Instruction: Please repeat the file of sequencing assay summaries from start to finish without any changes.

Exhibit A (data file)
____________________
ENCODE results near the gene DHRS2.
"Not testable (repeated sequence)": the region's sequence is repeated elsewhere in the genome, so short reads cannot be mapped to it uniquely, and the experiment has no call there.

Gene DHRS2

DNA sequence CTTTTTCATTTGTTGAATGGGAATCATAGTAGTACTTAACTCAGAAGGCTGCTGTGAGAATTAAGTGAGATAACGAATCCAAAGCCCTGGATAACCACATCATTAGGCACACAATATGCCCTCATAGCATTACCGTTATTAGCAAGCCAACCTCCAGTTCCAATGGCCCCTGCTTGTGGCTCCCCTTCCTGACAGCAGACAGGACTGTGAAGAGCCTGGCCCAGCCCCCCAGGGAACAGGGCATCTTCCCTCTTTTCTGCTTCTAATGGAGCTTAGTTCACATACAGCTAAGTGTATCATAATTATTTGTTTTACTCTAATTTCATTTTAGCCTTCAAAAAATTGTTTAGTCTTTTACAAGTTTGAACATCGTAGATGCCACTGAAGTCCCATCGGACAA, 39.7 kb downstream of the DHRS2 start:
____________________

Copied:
ENCODE results near the gene DHRS2.
"Not testable (repeated sequence)": the region's sequence is repeated elsewhere in the genome, so short reads cannot be mapped to it uniquely, and the experiment has no call there.

Gene DHRS2

DNA sequence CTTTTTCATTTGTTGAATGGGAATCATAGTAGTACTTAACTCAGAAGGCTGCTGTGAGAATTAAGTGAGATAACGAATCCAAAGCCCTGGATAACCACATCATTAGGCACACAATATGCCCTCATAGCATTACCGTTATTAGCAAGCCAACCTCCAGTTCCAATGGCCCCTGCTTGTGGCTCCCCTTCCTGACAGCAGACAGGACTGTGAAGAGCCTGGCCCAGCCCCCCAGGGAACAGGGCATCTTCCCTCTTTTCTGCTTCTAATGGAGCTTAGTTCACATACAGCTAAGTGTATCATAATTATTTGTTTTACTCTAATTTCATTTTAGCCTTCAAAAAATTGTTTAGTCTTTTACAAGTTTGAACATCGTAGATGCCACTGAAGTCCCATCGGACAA, 39.7 kb downstream of the DHRS2 start: